Major Arcana, the debut studio album from Northampton, Massachusetts band Speedy Ortiz, wasn’t exactly a surprise success. The album was hyped and delivered on said hype, resulting in a follow-up, Foil Deer, that has both anticipation and expectations hung on it. But despite the critical success, songwriter Sadie Dupuis’ other avenues of exposure as a writer (she’s also a college-level creative writing teacher), and the band’s work as virtual road warriors as both openers and headliners, winning at the internet music game hasn’t necessarily equated into a large fanbase. For as ubiquitous as the band might seem in the blogosphere, Speedy Ortiz is still hanging onto the bottom lines on festival bills, and recognition outside their niche is still a ways off.
If you think that might affect Dupuis’ songwriting, having her inch toward the easily accessible, Foil Deer is a welcome reality check. The band, with new guitarist Devin McKnight, has stuck to its guns, delivering a refinement of past work, not a reimagining of it. Both advance singles, appearing early in this collection, stand with Major Arcana’s classic “No Below” at showcasing Speedy Ortiz as a radio-ready alternative band (if the radio still played the type of alt that flew in the early ‘90s). Still, both “Raising the Skate” and “The Graduates” are infectious, soaring and ultimately anthemic. When Dupuis exclaims to not be bossy but the boss, it’s with enough conviction to make any listener want to be master of their own fate, or as Dupuis says, “the shooter, not the shot.”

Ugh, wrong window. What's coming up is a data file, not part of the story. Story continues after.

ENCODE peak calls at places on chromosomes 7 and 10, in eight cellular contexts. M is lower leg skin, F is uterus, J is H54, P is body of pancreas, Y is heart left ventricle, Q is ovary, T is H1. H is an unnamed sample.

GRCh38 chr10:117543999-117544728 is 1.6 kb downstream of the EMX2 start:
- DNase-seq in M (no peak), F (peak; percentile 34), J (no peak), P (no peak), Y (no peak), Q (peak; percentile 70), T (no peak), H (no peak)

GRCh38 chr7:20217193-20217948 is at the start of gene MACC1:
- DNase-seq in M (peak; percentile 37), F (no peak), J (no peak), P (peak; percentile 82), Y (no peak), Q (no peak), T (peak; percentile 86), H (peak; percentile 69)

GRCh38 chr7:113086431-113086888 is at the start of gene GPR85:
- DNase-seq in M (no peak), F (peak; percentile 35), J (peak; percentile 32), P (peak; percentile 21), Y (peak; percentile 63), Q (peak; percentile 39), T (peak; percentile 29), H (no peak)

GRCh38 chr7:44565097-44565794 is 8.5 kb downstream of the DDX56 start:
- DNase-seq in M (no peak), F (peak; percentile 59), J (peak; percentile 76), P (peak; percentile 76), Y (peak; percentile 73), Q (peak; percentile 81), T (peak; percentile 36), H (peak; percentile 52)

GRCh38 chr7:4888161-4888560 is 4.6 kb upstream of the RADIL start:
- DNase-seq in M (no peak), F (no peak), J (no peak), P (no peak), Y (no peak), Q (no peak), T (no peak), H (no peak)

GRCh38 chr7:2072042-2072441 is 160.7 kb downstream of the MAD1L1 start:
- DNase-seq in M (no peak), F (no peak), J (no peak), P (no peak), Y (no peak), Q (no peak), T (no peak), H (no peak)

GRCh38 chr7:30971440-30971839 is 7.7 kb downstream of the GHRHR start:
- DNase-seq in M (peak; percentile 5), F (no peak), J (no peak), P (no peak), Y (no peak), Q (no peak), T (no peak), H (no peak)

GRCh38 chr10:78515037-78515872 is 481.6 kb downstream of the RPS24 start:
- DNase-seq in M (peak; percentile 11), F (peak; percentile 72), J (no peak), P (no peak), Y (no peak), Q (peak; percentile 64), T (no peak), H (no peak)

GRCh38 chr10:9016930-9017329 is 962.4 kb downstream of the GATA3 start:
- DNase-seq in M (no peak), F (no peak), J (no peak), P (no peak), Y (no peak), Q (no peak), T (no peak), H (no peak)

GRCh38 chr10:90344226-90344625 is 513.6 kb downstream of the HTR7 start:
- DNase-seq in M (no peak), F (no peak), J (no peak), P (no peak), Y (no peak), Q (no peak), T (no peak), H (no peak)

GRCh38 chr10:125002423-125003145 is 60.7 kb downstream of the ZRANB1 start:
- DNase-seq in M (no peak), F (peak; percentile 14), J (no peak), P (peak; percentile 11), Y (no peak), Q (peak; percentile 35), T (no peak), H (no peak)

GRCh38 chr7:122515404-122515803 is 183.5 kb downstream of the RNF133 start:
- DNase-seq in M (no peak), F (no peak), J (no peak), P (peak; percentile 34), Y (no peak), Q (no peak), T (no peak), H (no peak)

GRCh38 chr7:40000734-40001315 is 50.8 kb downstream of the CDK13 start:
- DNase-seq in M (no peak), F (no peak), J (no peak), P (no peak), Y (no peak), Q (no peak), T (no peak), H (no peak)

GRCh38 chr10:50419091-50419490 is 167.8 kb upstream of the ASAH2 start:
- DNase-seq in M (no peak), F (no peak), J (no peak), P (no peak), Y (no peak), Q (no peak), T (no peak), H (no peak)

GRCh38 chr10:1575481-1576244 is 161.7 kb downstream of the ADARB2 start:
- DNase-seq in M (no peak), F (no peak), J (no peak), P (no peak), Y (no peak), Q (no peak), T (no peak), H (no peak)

Deeper in the album, Speedy Ortiz flexes with new tricks, like the sensual, moody “Puffer,” which invokes a groove that Warpaint might write, and the upbeat, blade-sharp “Swell Content.” And even at its weakest, when the songwriting drifts a little too retro and strikes as if Kurt and Courtney made a band together, like on the plodding “Dig” and the unhinged “Homonovus,” Foil Deer never seems out of focus. Dupuis’ voice as a songwriter is growing more captivating with every release, her songs’ direction streamlined without growing predictable. In a word, the sound is maturing, and in turn, the band and the songs are better than ever.
Closer “Dvrk Wvrld” hammers this point home. Beginning with a falsetto foreshadowing of the vocals to come and a weaving of two delicate guitar lines, the song meanders, simmers, tightens the tension, and eventually pops into some of Dupuis’ most impressive bit of singing and the band’s peak in terms of drama and fulfilled expectations. Pulling off a big finish is a move that bigger and more experienced bands still struggle with, and this ambition raises Speedy Ortiz onto another plain creatively. And while Foil Deer will not likely be a commercial breakthrough, it is instead the work, and the success, of a band with different goals than increasing their festival poster font.